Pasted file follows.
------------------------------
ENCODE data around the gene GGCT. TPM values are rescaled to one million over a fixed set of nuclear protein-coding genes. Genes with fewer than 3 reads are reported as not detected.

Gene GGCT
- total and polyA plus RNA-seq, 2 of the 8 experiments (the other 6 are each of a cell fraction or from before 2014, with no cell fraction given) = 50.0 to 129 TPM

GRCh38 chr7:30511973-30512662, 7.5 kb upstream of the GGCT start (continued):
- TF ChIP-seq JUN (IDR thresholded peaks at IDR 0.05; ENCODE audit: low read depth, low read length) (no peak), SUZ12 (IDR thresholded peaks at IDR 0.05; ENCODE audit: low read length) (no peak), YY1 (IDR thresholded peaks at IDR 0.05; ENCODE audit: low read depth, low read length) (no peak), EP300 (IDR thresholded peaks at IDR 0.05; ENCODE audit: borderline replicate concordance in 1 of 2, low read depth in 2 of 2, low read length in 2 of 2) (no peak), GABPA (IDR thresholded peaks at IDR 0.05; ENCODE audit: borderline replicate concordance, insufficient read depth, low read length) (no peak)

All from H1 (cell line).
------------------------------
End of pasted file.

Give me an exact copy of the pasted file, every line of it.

ENCODE data around the gene GGCT. TPM values are rescaled to one million over a fixed set of nuclear protein-coding genes. Genes with fewer than 3 reads are reported as not detected.

Gene GGCT
- total and polyA plus RNA-seq, 2 of the 8 experiments (the other 6 are each of a cell fraction or from before 2014, with no cell fraction given) = 50.0 to 129 TPM

GRCh38 chr7:30511973-30512662, 7.5 kb upstream of the GGCT start (continued):
- TF ChIP-seq JUN (IDR thresholded peaks at IDR 0.05; ENCODE audit: low read depth, low read length) (no peak), SUZ12 (IDR thresholded peaks at IDR 0.05; ENCODE audit: low read length) (no peak), YY1 (IDR thresholded peaks at IDR 0.05; ENCODE audit: low read depth, low read length) (no peak), EP300 (IDR thresholded peaks at IDR 0.05; ENCODE audit: borderline replicate concordance in 1 of 2, low read depth in 2 of 2, low read length in 2 of 2) (no peak), GABPA (IDR thresholded peaks at IDR 0.05; ENCODE audit: borderline replicate concordance, insufficient read depth, low read length) (no peak)

All from H1 (cell line).